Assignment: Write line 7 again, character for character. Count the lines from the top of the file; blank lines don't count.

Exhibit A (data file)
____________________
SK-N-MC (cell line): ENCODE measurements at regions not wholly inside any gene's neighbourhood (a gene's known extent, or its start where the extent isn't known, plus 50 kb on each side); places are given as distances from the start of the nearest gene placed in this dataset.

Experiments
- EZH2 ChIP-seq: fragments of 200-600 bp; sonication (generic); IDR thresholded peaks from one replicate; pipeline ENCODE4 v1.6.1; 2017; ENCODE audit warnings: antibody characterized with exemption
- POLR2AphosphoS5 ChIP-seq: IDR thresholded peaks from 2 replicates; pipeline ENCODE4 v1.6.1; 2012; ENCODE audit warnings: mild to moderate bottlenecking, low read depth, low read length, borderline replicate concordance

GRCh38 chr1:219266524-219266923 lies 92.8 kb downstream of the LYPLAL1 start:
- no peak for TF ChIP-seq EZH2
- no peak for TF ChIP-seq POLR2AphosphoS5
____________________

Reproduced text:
- no peak for TF ChIP-seq POLR2AphosphoS5